The assumption was that gamers would be desensitized and not remember the negative imagery. The result was that there was no difference between the results of the gamers and the non-gamers. Honestly, this test seemed more tailored to determining one's capacity for short-term memory, but I'll take all the supportive studies I can get.
I think it's also worth noting that when I hear people wail and moan about becoming desensitized, it seems more that they're complaining about people no longer being shocked and scandalized, which is not the same thing. Take the Saw films for example, if you'll forgive me going for the low-hanging fruit. A seasoned horror film viewer can watch all of those scenes of gratuitous violence without turning away or feeling squeamish (probably) due to the visual stimulus and still be horrified by the depicted acts and the motivations that drive people to commit them. The viewer is not desensitized, just no longer shocked or scandalized by such depictions.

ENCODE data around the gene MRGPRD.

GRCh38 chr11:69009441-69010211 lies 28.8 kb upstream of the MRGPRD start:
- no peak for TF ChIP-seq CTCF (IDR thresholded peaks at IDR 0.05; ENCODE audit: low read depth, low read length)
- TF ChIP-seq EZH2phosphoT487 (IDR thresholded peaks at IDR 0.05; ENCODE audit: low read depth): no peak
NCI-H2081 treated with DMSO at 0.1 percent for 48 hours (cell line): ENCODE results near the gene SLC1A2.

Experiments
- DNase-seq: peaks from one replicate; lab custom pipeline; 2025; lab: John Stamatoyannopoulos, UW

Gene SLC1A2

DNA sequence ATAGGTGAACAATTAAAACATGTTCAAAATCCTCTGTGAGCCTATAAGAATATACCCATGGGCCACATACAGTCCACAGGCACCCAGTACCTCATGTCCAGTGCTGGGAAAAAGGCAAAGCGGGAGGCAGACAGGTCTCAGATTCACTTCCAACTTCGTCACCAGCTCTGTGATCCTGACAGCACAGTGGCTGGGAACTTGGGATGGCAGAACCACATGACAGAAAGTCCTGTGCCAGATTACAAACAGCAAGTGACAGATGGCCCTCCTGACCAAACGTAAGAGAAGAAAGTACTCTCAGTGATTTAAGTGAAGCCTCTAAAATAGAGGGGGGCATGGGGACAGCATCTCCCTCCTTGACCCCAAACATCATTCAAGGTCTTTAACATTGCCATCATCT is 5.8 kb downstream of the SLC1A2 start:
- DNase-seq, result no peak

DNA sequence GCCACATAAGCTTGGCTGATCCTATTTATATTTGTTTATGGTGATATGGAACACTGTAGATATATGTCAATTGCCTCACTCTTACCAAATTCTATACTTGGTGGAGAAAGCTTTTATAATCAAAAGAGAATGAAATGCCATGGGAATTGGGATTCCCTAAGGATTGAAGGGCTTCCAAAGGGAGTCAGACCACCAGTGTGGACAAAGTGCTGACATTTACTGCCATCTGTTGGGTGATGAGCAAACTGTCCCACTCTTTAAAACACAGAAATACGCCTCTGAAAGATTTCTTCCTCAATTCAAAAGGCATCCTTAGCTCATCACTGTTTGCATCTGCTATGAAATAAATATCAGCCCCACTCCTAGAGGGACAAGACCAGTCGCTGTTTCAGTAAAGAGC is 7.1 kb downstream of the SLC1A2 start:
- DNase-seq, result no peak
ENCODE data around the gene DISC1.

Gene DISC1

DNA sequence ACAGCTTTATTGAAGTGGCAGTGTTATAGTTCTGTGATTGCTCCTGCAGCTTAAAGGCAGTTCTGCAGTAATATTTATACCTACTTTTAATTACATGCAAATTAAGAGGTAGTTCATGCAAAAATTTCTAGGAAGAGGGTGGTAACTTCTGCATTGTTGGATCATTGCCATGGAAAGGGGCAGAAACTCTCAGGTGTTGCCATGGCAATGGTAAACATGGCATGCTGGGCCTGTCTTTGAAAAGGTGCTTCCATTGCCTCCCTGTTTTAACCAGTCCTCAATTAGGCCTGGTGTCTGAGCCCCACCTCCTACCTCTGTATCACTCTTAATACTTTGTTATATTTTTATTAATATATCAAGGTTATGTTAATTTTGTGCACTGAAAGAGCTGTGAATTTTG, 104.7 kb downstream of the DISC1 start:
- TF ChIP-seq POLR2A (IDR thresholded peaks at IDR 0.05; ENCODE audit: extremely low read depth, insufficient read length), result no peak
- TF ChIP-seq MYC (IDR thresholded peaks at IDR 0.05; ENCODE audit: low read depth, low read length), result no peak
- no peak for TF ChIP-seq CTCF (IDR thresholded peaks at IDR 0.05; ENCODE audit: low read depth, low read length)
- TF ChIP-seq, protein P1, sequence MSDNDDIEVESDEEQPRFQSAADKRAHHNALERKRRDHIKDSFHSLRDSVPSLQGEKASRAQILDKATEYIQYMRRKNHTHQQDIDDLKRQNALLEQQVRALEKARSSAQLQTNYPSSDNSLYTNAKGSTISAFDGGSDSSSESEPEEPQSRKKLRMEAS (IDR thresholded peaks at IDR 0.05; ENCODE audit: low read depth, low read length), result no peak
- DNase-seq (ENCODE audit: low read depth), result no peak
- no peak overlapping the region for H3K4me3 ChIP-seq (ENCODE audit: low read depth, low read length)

It bothers me that people feel that this type of research is necessary, particularly when the results are so predictable: games do not desensitize their players, games do not turn people homicidal, games promote socialization, games reduce anxiety and so on. Media and entertainment have managed to go for eons without a single one of them becoming a socially corrosive force to erode our humanity, not even Dungeons and Dragons. I suppose telling the worriers to knock it off is a futile effort, but we can take comfort in this: we're right, they're wrong, and the science is there to back it up.